Len Wallace, Connecticut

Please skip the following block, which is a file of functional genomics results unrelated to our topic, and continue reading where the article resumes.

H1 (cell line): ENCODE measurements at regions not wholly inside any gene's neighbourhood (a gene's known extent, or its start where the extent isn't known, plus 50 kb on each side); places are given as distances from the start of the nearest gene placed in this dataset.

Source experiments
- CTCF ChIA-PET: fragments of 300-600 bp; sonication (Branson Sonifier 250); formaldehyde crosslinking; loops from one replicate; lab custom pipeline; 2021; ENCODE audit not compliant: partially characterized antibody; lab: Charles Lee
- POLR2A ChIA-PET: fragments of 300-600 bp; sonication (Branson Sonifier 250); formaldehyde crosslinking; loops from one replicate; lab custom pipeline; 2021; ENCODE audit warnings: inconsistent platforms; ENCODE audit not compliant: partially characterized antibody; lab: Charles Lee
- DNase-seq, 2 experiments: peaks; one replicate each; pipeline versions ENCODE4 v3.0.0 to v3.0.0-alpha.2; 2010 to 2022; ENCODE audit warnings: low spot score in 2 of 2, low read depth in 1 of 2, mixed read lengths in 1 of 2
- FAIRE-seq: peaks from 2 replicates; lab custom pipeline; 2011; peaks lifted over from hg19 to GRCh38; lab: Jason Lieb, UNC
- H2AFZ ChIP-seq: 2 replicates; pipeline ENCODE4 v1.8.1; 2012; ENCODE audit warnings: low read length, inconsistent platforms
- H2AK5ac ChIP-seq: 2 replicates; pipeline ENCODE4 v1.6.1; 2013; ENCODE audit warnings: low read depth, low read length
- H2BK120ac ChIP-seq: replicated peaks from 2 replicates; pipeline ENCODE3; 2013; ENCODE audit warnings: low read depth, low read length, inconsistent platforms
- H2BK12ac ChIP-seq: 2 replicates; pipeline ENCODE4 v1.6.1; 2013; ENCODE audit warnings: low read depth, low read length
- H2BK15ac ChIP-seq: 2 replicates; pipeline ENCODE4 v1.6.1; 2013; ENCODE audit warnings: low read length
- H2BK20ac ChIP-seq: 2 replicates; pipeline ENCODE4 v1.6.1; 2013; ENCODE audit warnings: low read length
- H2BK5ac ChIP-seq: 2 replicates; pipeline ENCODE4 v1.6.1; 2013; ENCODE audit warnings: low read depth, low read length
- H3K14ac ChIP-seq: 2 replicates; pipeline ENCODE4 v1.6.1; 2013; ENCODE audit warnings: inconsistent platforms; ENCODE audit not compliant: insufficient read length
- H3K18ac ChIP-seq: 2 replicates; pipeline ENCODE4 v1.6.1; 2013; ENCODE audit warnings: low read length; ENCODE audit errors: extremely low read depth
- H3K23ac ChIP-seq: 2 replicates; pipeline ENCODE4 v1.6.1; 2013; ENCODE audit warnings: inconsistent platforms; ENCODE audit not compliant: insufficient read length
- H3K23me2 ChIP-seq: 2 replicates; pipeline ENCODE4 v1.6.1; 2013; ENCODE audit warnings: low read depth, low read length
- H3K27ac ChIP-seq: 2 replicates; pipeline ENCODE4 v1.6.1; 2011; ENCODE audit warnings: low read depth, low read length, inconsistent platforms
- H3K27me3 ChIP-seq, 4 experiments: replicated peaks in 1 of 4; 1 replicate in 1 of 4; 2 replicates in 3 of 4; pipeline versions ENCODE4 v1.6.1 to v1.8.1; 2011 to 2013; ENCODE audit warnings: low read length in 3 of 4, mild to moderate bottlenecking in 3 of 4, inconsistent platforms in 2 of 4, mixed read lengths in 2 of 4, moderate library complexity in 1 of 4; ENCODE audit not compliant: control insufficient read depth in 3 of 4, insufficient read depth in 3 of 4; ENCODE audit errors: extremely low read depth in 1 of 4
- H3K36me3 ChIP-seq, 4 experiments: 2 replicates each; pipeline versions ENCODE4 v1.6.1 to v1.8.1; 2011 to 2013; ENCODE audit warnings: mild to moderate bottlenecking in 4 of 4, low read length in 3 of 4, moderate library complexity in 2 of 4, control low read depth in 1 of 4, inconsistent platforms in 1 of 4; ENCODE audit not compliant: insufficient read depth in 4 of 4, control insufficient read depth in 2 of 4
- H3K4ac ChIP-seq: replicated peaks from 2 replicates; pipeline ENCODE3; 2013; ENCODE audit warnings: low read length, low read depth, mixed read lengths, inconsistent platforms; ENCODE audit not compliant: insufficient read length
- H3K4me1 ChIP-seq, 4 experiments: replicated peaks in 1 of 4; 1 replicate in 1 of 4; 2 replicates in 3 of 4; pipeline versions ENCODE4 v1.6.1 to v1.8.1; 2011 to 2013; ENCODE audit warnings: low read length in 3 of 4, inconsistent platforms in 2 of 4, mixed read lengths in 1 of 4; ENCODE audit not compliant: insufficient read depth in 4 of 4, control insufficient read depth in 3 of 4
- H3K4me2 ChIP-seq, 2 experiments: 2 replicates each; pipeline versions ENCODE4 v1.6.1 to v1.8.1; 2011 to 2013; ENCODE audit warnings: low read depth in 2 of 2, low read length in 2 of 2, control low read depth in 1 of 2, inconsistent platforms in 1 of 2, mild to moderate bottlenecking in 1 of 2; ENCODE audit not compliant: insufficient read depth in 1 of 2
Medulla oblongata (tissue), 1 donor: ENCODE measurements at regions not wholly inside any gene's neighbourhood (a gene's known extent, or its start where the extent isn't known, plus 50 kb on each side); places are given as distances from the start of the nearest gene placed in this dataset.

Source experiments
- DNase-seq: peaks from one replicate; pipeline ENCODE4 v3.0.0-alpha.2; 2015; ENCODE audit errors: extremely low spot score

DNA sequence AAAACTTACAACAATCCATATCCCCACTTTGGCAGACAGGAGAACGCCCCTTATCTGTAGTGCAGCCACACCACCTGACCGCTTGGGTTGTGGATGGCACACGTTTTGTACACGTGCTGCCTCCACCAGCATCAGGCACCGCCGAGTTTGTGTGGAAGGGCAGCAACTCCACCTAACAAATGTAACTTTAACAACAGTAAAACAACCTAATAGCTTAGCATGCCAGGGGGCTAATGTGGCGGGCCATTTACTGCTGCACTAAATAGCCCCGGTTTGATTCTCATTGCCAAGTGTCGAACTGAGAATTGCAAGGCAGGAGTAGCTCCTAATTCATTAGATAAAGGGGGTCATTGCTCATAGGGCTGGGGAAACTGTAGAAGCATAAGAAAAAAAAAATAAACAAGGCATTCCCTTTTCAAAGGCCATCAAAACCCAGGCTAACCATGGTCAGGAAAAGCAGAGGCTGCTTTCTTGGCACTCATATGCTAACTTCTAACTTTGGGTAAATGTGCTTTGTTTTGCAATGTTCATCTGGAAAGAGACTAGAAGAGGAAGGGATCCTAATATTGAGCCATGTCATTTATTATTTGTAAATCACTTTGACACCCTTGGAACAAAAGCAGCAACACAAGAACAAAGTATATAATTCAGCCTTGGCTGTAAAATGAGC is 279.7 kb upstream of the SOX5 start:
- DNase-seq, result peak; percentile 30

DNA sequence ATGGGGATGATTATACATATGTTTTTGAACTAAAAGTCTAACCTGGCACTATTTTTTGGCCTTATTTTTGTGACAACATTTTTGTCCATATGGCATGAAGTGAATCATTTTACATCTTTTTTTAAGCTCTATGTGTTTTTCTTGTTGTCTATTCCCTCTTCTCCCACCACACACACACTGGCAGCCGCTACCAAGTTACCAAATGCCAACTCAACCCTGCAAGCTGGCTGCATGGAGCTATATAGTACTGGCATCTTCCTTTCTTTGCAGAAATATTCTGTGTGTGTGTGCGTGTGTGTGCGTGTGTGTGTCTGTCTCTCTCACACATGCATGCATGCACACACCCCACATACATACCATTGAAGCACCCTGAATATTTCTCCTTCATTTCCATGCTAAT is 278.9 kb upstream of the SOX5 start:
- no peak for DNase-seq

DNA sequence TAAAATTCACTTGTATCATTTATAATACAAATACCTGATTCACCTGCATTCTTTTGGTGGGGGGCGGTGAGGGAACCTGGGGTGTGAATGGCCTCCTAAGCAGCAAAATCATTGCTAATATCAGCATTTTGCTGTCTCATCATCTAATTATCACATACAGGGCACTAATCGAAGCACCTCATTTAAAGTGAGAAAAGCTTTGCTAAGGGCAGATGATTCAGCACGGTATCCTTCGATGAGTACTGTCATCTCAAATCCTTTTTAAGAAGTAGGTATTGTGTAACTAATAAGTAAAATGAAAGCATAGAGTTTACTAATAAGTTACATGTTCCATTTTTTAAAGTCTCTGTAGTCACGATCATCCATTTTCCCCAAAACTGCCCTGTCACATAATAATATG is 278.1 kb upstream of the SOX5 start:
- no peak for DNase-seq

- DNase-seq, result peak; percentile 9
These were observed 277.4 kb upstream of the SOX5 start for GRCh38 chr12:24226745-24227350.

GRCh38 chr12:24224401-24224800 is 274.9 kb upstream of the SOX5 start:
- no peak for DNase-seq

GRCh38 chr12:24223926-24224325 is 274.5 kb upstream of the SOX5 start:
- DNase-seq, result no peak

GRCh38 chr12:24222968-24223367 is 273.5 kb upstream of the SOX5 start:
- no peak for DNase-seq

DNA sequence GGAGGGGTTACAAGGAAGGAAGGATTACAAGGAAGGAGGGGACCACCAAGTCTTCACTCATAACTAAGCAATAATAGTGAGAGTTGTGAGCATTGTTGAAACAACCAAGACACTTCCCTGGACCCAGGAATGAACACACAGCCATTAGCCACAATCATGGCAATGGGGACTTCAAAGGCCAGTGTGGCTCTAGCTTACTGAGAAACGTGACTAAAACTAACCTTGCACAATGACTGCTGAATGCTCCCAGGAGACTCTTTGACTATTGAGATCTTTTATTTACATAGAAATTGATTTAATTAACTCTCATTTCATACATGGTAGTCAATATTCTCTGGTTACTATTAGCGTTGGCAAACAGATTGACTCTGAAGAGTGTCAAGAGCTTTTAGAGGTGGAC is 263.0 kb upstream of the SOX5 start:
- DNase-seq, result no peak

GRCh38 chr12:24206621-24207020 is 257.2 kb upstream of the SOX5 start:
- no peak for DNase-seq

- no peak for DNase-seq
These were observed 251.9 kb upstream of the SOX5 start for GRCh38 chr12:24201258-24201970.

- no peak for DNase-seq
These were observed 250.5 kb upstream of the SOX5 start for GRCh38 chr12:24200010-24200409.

I was born in 1982 with a rare congenital heart defect known as an endocardial cushion defect with a hypoplastic left ventricle. In laymen’s terms, I was born with a weakened left ventricle which would take a pulmonary banding in my infancy to the time I was eight years old, when I underwent an experimental procedure known as a modified fontan. The day I was born, doctors could not regulate my temperature and they did not know how about your heart problem until the second day when they noticed a very loud heart murmur. As medical science has advanced in the last twenty-nine years, this particular condition could even be cured in utero. I’ve been told that I may be the oldest living survivor of my particular condition. With the introduction of pulse oximetry screenings, conditions like mine have become something that can be detected early and corrected much more easily than they were in my personal case. Now, I live a full life, unencumbered by the restraints of most people living with CHD and well past the “expiration date” that doctors had given me when I was born. My borrowed time is now old enough to drink, and I show no signs of slowing down.

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